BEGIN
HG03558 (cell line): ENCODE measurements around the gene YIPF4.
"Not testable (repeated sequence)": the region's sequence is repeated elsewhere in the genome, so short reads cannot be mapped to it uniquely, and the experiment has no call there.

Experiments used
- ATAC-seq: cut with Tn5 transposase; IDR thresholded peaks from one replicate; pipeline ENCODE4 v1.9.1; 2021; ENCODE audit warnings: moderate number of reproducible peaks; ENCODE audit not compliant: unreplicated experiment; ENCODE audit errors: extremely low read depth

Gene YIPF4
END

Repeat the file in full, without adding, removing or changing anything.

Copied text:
HG03558 (cell line): ENCODE measurements around the gene YIPF4.
"Not testable (repeated sequence)": the region's sequence is repeated elsewhere in the genome, so short reads cannot be mapped to it uniquely, and the experiment has no call there.

Experiments used
- ATAC-seq: cut with Tn5 transposase; IDR thresholded peaks from one replicate; pipeline ENCODE4 v1.9.1; 2021; ENCODE audit warnings: moderate number of reproducible peaks; ENCODE audit not compliant: unreplicated experiment; ENCODE audit errors: extremely low read depth

Gene YIPF4